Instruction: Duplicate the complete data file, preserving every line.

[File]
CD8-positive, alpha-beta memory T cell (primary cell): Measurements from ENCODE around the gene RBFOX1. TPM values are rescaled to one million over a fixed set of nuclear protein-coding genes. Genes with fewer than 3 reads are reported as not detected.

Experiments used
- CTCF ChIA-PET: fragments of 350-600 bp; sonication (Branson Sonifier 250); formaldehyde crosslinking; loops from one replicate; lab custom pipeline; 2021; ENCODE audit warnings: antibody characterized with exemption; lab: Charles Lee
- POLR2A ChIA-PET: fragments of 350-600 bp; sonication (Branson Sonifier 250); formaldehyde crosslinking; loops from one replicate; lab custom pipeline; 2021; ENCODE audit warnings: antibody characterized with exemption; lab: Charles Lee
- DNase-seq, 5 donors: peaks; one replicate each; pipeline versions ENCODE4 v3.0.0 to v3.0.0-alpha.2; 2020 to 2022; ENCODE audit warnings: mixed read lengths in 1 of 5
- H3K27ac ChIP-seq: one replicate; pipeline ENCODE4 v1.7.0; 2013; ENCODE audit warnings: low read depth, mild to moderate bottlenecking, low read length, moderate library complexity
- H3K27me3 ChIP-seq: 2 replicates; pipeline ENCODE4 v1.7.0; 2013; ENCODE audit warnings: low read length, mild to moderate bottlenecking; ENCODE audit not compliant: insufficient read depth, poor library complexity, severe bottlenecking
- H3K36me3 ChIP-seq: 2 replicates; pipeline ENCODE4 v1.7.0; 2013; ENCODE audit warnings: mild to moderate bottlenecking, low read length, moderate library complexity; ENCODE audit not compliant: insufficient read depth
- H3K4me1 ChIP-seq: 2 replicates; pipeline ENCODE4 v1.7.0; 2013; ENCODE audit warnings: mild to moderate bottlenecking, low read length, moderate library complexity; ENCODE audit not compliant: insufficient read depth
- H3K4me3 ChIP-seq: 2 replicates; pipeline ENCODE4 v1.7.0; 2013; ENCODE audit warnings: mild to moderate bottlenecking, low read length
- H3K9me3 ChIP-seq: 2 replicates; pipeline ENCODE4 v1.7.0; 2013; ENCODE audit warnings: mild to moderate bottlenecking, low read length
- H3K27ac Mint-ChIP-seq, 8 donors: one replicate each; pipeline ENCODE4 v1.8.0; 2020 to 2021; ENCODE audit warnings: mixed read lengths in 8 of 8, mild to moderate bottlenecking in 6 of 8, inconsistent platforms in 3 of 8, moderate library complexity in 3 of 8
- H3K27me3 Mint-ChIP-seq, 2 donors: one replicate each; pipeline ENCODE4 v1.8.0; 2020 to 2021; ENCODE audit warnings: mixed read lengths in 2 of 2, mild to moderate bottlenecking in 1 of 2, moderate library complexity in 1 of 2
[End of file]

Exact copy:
CD8-positive, alpha-beta memory T cell (primary cell): Measurements from ENCODE around the gene RBFOX1. TPM values are rescaled to one million over a fixed set of nuclear protein-coding genes. Genes with fewer than 3 reads are reported as not detected.

Experiments used
- CTCF ChIA-PET: fragments of 350-600 bp; sonication (Branson Sonifier 250); formaldehyde crosslinking; loops from one replicate; lab custom pipeline; 2021; ENCODE audit warnings: antibody characterized with exemption; lab: Charles Lee
- POLR2A ChIA-PET: fragments of 350-600 bp; sonication (Branson Sonifier 250); formaldehyde crosslinking; loops from one replicate; lab custom pipeline; 2021; ENCODE audit warnings: antibody characterized with exemption; lab: Charles Lee
- DNase-seq, 5 donors: peaks; one replicate each; pipeline versions ENCODE4 v3.0.0 to v3.0.0-alpha.2; 2020 to 2022; ENCODE audit warnings: mixed read lengths in 1 of 5
- H3K27ac ChIP-seq: one replicate; pipeline ENCODE4 v1.7.0; 2013; ENCODE audit warnings: low read depth, mild to moderate bottlenecking, low read length, moderate library complexity
- H3K27me3 ChIP-seq: 2 replicates; pipeline ENCODE4 v1.7.0; 2013; ENCODE audit warnings: low read length, mild to moderate bottlenecking; ENCODE audit not compliant: insufficient read depth, poor library complexity, severe bottlenecking
- H3K36me3 ChIP-seq: 2 replicates; pipeline ENCODE4 v1.7.0; 2013; ENCODE audit warnings: mild to moderate bottlenecking, low read length, moderate library complexity; ENCODE audit not compliant: insufficient read depth
- H3K4me1 ChIP-seq: 2 replicates; pipeline ENCODE4 v1.7.0; 2013; ENCODE audit warnings: mild to moderate bottlenecking, low read length, moderate library complexity; ENCODE audit not compliant: insufficient read depth
- H3K4me3 ChIP-seq: 2 replicates; pipeline ENCODE4 v1.7.0; 2013; ENCODE audit warnings: mild to moderate bottlenecking, low read length
- H3K9me3 ChIP-seq: 2 replicates; pipeline ENCODE4 v1.7.0; 2013; ENCODE audit warnings: mild to moderate bottlenecking, low read length
- H3K27ac Mint-ChIP-seq, 8 donors: one replicate each; pipeline ENCODE4 v1.8.0; 2020 to 2021; ENCODE audit warnings: mixed read lengths in 8 of 8, mild to moderate bottlenecking in 6 of 8, inconsistent platforms in 3 of 8, moderate library complexity in 3 of 8
- H3K27me3 Mint-ChIP-seq, 2 donors: one replicate each; pipeline ENCODE4 v1.8.0; 2020 to 2021; ENCODE audit warnings: mixed read lengths in 2 of 2, mild to moderate bottlenecking in 1 of 2, moderate library complexity in 1 of 2